Tyne

Northumberland’s biggest river, the Tyne is formed by the junction of the North and South Tyne at Hexham. From there it flows east to enter its estuary at Newcastle-upon-Tyne. Another once famous salmon river hit by pollution, the Tyne is now said to be improving. Some salmon and sea trout are running up the river again though the main sport is with coarse fish, especially dace, roach, and trout, the best results with the latter being in the middle and upper reaches and the tributaries. Rod Licence: NWA Hexham, NorthumbTS-1 mile from remains of Border Counties BridgetoTyne Bridge (road)RB DT: ARO (Rating Dpt., Tynedale District Council, Hexham. Tel: Hexham4011)H

Tyne Tributaries

DERWENT

Rising on Nookton Fell (1,567 feet), the Derwent almost immediately enters Derwent Reservoir . From there it turns north to Shotley Bridge and thence on to the Tyne. Predominant species are trout and grayling.

Blanchland,DurhamTj- Fishing in area

DT: AH (Lord Crewe Arms, Blanchland) NB: Tickets may soon be abolished for this water Winlaton Mill, Tyne and WearT 5milesatWinlatonRB DT: AAA (Axwell Park and Derwent Valley AA) EAST ALLEN

Rising on the Pennines on the bor-ders of Durham and Northumberland, the East Allen flows north through Sinderhope and Allendale Town before swinging north west to join the West Allen to form the River Allen which flows to join the South Tyne below Bardon Mill.

Allendale, NorthumbT 8 miles in area as detailed on maps available with ticket Fortnightly ticket only P0 (Allendale) NORTH TYNE

Rising in Kielder Forest, the North Tyne flows south-east through Fal-stone and Bellingham to join with the South Tyne to form the main river at Hexham. It is trout fishing in the upper reaches. Further down there are coarse fish, with some particularly good roach reported, and the occasional salmon. There are some ticket opportunities. Chollerford, NorthumbM1 J miles atChollerfordLB DT:AH (George Hotel, Chollerford)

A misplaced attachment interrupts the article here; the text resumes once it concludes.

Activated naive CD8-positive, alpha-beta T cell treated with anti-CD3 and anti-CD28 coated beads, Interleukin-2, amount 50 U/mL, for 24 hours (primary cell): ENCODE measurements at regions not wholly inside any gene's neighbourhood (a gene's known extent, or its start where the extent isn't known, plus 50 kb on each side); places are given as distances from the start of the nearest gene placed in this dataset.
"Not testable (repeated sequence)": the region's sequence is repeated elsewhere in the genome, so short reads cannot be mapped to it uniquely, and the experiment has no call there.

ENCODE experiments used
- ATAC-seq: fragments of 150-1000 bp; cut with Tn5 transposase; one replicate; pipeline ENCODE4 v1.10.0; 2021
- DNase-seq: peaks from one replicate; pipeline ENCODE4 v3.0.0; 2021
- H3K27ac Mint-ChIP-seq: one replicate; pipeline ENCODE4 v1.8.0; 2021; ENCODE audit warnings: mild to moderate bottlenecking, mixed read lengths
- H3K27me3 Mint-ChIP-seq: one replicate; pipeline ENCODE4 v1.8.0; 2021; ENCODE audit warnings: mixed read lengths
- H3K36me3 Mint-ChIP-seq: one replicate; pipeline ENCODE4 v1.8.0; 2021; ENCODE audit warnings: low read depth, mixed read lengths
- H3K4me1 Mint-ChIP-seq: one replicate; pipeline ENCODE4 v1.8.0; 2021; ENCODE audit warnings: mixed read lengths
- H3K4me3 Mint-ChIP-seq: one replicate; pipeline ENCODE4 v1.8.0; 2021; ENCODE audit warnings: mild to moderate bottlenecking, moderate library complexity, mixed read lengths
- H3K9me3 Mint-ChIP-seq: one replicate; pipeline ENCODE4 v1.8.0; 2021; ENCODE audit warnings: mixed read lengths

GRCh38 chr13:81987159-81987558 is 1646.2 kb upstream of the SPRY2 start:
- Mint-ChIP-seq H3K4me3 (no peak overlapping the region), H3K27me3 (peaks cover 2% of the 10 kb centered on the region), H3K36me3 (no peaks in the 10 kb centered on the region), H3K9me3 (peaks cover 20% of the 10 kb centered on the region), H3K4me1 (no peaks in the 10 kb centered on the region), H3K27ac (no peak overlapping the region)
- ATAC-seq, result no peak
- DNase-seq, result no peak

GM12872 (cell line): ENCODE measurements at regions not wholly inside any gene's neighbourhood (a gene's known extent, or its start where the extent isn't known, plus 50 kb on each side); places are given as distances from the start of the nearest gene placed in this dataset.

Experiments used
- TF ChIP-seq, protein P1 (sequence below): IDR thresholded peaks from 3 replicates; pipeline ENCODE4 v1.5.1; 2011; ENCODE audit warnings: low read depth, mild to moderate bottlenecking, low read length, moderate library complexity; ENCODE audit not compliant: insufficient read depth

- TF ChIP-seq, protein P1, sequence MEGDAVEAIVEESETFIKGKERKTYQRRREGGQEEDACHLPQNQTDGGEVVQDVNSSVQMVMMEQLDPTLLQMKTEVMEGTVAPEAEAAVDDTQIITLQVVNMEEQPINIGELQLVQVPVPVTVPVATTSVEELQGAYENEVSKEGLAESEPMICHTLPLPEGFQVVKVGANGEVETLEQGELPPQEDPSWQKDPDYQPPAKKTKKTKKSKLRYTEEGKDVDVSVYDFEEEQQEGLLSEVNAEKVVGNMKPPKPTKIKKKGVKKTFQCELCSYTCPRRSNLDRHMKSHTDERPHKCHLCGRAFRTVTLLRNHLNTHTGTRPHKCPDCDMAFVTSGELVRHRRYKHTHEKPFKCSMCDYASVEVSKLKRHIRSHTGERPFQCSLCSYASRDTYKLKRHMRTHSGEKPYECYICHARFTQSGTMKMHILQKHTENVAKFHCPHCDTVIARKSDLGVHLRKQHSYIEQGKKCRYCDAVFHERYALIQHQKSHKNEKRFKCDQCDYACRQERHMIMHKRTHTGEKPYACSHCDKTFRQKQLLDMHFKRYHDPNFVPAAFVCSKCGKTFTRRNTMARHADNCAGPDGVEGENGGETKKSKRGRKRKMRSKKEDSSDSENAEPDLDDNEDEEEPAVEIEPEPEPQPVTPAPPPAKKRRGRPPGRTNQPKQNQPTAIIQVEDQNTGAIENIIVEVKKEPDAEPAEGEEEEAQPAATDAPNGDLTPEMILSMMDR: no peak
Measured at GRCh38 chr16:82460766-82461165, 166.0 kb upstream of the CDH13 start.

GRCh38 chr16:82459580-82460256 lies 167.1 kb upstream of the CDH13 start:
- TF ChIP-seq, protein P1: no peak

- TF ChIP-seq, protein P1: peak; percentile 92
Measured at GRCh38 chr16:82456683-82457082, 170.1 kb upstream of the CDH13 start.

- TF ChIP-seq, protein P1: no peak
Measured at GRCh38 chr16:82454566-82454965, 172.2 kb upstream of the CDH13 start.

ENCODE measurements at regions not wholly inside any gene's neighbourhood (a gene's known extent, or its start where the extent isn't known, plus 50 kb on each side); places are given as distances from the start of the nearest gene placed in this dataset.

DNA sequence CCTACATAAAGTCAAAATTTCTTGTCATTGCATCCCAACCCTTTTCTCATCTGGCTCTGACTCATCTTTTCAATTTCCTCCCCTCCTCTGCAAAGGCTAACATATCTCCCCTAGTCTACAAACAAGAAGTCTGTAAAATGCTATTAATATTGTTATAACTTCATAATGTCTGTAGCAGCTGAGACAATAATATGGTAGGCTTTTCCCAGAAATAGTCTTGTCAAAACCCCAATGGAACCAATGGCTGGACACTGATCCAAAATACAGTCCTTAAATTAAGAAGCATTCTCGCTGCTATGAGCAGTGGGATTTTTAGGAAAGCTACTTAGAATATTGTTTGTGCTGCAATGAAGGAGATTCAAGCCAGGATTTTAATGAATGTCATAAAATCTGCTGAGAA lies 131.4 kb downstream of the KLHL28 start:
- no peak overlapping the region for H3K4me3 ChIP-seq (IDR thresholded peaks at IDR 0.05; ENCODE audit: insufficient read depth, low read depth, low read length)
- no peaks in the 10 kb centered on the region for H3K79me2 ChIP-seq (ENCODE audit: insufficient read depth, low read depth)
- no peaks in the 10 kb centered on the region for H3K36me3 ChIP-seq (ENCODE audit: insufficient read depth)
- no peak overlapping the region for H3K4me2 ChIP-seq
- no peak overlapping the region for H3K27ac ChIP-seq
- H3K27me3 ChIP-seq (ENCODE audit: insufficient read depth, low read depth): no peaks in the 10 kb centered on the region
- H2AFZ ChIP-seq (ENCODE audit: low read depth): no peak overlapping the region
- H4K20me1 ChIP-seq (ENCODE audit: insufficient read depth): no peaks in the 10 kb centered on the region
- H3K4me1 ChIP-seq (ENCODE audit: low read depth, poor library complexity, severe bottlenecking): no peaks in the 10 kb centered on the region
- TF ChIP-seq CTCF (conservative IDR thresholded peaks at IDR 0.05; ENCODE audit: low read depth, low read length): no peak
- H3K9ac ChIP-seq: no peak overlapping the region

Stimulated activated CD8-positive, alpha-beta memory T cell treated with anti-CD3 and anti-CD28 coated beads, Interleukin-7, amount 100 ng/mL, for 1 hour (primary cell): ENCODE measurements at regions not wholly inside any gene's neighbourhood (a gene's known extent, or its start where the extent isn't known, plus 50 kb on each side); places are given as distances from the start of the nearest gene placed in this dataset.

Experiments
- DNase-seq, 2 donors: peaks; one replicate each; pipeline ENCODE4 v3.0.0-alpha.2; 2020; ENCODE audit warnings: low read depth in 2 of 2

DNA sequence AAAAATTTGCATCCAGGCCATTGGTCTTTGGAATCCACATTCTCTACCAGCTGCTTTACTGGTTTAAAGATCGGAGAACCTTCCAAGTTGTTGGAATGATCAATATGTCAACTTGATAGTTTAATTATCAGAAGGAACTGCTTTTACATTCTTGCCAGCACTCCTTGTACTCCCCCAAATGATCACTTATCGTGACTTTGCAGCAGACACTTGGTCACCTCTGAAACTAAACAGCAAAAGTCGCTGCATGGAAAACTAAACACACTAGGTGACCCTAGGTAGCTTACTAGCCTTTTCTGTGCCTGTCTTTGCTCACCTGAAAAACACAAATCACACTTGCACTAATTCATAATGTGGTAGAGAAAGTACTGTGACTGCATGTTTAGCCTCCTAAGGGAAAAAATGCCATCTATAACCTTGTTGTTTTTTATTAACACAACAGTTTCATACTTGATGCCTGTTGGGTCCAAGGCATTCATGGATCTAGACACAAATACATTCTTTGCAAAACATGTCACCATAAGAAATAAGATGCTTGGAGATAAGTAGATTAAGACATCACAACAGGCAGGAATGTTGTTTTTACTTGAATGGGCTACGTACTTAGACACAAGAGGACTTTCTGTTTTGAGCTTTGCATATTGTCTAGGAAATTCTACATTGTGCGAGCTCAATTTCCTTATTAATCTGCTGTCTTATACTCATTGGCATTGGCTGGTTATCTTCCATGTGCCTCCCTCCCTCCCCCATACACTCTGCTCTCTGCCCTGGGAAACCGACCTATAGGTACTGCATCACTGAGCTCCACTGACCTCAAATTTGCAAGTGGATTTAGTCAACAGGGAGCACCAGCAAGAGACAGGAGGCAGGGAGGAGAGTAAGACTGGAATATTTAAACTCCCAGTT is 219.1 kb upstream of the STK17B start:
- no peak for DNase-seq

Falstone, NorthumbTS2 mile from Rectory to Mouseyhaugh AB DT: AP(Black Cock Inn, Falstone) REDE

The Rede rises in the western Cheviots and flows south through Otterburn to join the North Tyne at Redesmouth. It is mostly trout fishing with occasional salmon (usually autumn fish) and there are some hotel possibilities for the visitor.

Otterburn, NorthumbM3J miles from Mill Bridgeto Meadow Haugh DT:AH (Tower Hotel, Otterburn) I SOUTH TYNE

Rising on Alston Moor in Cumbria, this river first takes a northerly course through Alston to Halt-whistle where it takes a 90 degree turn to continue due east through Haydon Bridge to its junction with the North Tyne at Hexham. It is mostly trout fishing with the chance of occasional sea trout or salmon, the latter usually late season. Ticket facilities are few.

Alston, CumbriaTSTS7 miles in upper reaches as described on ticketAB

DT: ATS (D. & S. Middleton, Front

Street, Alston)

Haltwhistle, NorthumbTSTS miles from Featherstone to Bardon

WoodAB

WT:ATS (in area)jH (Wallace

Arms, Featherstone)

Tweed. See Scottish Rivers Uck. See R. Ouse (Sussex) Ulverston Canal. See Lake District

Upper Witham. See R. Witham Ure (or Yore). See R. Ouse (Yorks) Vyrnwy. See R. Severn Walkham. See R. Tavy Walla Brook. See R. Dart Wampool

Rising near West Curthwaite in Cumbria, the Wampool flows north-west to enter the Solway Firth above Kirkbride. It is mainly fished for sea trout in the lower reaches with brown trout being the quarry upstream. There is free fishing but in places where the visitor is in doubt, the nearest riparian owner should be asked for permission.

Rod Licence: NWWA Wigton,Cumbria!TSTMostof river Mostly free fishing Wansbeck

Rising in the west of Northumber-land, the Wansbeck flows east through Morpeth to reach the North Sea at Seaton. Main sport is with trout with possibilities for vis-itors nil to non existent. Rod Licence: NWA

Waveney. See Norfolk and Suffolk Broads

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